LAP SEAMS are shown in figure 12-26. They may
be of three kinds: the plain lap seam; the offset, or
"joggled," lap seam; or the corner lap seam. Lap seams
by a combination of both riveting and soldering. To
figure the allowance for a lap seam, you must first know
the diameter of the rivet that you plan to use. The center
of the rivet must be set in from the edge a distance of
two and one half times its diameter. The total allowance,
Figure 12-23.--Single-hem edge.
then must be five times the diameter of the rivet that you
are going to use. Figure 12-27 shows the manner in
which a plain lap and a corner lap are laid out for
seaming with rivets. For corner seams, allow an
additional 1/16 inch for clearance.
GROOVED SEAMS are useful in the construction
of cylindrical shapes. There are two types of grooved
seams-the outside grooved seam and the inside
grooved seam (fig. 12-28). The allowance for a grooved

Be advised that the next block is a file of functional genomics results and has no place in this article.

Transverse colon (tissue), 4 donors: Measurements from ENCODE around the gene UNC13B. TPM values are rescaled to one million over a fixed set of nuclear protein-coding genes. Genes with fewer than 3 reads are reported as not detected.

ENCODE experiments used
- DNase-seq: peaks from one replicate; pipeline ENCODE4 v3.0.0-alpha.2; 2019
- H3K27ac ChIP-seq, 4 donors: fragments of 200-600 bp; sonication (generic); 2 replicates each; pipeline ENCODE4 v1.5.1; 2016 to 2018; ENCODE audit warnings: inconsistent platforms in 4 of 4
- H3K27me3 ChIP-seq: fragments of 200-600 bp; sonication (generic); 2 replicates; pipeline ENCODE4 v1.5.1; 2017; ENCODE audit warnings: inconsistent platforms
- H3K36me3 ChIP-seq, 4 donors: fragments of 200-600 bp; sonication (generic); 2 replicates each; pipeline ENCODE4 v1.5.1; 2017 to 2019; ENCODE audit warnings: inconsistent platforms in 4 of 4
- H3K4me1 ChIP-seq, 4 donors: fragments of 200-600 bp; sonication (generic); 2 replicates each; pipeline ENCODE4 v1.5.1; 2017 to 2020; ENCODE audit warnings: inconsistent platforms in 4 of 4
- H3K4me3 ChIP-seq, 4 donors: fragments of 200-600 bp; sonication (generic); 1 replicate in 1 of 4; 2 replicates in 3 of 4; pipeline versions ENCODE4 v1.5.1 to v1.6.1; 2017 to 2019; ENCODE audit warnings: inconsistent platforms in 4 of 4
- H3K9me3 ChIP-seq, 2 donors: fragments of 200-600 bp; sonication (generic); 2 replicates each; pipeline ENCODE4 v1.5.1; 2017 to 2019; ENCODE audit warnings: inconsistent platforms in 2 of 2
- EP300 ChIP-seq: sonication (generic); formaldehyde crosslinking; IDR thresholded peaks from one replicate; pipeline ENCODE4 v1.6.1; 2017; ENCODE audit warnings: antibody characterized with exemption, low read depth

Figure 12-24.--Double-hem edge.
The DOUBLE-HEM EDGE (fig. 12-24) is used
where additional strength is needed or when a smooth
edge is desired inside as well as outside. The allowance
for the double-hem edge is twice the width of the hem.
A WIRED EDGE (fig. 12-25) will often be
specified in plans. Objects such as ice-cube trays,
funnels, garbage pails, and other articles formed from
Figure 12-26.--Lap seams.
sheet metal are manufactured with wired edges to
strengthen and stiffen and to eliminate sharp edges. The
allowance for a wired edge is 2 l/2 times the diameter
of the wire used. For example, if you are using wire that
has a diameter of l/8 inch, multiply l/8 by 2 l/2 and
your answer will be 5/16 inch. This is the amount you
will allow when laying out sheet metal for the wired
ALLOWING FOR SEAMS
When you made your layout for a drip pan or box,
you were told to allow for a tab for seaming with rivets.
This method of joining sheet metal is known as lap
Figure 12-27.--Layout of lap seams for riveting.
Figure 12-25.--Wired edge.